My Personal Journey: How Are We Supposed To Live With Textual Variants in Our Bibles? Part 3
Wisdom is our mother, and speaks to us as to her children. "Now therefore hearken unto me, O ye children: for blessed are they that keep my ways. Hear instruction, and be wise, and refuse it not" (Prov. 8:32-33). In this image, wisdom is our mother, but viewing wisdom as a mother enables a man to see his wife as a mother as well, and this teaches him to respect her high calling.This approach to wisdom--treating her as a woman--collides sharply with the approach of modernity, which sees wisdom as a pile of rocks. These rocks are to be sorted out, counted, and organized into smaller piles according to size, color, and weight. The world is thought to be a place of brute facts, all needing to be fashioned into a more efficient ball-bearing factory. The ancient word says that wisdom is a woman to be approached with a rose, a sonnet, or both; we think it is a mountain to be razed with strip-mining equipment." pp. 5-6
Thinking that I was called to ministry not long after my conversion (I had help from a lot of people who mistook my zeal for God as a call to preach, and I was heavily encouraged), I then got licensed through my local church to preach the Bible to the masses and change the world (So I thought). It wasn't long after my decision to preach that I set a course to go to Seminary. It was there that I found some sanity, but not any confidence in any position regarding the Greek manuscripts of the New Testament. In fact, I was more perplexed by learning about the many variants and issues with the Greek New Testament, and then eventually the Greek Old Testament and the discovery of the Dead Sea Scrolls.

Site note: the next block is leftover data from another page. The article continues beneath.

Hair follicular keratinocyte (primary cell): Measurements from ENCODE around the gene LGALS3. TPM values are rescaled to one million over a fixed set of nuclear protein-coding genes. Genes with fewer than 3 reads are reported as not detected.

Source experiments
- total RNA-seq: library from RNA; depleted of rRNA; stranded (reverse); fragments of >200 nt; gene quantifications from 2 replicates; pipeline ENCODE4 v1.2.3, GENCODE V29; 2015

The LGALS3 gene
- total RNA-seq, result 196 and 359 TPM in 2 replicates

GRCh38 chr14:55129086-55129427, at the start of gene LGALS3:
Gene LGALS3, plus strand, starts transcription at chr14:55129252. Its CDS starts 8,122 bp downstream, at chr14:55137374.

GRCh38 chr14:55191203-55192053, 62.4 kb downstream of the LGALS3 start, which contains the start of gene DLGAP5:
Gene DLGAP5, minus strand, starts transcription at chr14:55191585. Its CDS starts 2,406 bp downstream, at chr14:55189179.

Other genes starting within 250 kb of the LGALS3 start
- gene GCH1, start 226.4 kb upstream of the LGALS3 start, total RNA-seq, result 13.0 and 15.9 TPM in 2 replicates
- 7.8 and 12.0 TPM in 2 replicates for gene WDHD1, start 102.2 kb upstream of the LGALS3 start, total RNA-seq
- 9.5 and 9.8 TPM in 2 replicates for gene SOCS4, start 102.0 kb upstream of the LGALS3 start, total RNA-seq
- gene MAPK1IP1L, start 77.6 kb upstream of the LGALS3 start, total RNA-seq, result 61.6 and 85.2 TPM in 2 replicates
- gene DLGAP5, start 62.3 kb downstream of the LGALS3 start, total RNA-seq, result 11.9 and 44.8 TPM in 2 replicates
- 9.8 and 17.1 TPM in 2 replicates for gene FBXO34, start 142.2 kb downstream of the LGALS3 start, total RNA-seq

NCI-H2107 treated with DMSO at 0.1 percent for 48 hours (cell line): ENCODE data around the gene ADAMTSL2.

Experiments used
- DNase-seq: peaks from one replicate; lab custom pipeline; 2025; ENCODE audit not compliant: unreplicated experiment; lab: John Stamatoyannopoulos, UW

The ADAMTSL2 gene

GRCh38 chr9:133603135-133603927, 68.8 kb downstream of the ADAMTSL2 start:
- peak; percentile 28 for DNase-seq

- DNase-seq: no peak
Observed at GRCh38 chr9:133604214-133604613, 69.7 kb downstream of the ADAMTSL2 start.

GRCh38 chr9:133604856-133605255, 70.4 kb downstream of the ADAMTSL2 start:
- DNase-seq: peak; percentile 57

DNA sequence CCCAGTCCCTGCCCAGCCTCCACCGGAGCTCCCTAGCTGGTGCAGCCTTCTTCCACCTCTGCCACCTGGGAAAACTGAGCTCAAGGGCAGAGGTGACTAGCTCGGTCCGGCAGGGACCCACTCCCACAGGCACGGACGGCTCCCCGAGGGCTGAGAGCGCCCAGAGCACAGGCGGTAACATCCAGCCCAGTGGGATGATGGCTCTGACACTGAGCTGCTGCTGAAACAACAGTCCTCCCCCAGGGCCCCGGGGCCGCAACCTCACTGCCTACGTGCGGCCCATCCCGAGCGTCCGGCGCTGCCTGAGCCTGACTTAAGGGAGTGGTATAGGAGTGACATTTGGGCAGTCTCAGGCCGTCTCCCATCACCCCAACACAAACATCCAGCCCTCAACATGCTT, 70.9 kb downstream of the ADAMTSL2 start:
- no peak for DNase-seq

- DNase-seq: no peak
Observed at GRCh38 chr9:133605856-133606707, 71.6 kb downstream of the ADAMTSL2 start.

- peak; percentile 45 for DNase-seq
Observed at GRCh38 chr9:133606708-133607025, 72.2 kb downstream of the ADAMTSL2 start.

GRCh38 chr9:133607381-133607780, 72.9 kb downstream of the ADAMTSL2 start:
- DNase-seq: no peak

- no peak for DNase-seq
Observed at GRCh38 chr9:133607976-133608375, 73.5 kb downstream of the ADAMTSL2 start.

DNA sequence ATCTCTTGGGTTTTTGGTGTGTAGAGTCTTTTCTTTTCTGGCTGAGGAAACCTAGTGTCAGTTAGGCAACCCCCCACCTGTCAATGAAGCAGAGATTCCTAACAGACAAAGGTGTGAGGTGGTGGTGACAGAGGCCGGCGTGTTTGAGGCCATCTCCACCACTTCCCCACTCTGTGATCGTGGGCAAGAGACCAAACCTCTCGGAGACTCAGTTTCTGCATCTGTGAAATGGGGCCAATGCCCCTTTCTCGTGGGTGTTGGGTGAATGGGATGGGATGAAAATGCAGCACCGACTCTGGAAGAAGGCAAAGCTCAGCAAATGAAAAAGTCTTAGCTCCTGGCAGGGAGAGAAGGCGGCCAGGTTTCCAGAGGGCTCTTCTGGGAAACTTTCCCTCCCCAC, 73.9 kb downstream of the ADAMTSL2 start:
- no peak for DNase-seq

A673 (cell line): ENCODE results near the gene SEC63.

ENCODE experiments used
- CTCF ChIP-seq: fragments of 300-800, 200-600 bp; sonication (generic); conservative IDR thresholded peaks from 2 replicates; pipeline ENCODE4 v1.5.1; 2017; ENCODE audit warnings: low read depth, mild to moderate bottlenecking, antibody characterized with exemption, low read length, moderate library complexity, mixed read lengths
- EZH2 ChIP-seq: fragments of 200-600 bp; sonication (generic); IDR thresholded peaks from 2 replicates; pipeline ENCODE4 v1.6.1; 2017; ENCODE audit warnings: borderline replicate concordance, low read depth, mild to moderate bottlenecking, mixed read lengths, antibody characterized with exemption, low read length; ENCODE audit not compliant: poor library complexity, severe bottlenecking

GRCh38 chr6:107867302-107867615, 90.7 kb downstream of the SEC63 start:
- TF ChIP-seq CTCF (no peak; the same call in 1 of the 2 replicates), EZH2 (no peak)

While in seminary, I also found that textual studies don't make a whole lot of sense if they aren't married to Church History. However, most scholars take a secular approach and divorce Text Criticism from Church History. Personally, I don't think one can study the history of Bible manuscripts without studying Church History. The subjects are inextricably linked. Linking the two subjects, I learned how the development of Modern Textual Criticism (Reconstructionism) was a result of Enlightenment philosophy, and was the child of the Reformation. The Ancient and Medieval Philosophies concerning the text were also an early form of Text Criticism (Preservationism), but they had more of a Supernatural mindset and believed God's Divine hand was involved in not only the inspiration of the original writings, but the preservation of them as well. Skepticism of the way in which manuscripts had been preserved by men over the centuries fueled the thinking of scholars like Wescott and Hort along with a number of others afterward. However, while scholars in the early years of the Bible reconstruction movement had hopes of recovering the original meaning, today they have given up that hope and have indiscriminately added manuscripts into the mix that may be questionable. I think the reasoning for this is that the leading scholars in North America and Great Britain are unbelievers. Known Atheists and Agnostics are now the gatekeepers of Textual Criticism, which seems to muddy the waters even more. Historically the text of Scripture was the province of the Church, but is now the domain of the world. The skepticism kindled by Rationalists within the church in the 19th century made the text of the Bible equal with all other texts, and over the years has dwindled in value. This is evident in our culture today. Many of the men involved didn't realize the damage that their skepticism would cause, nor did they know how the once sacred document would lose its influence and credibility in the minds of so many.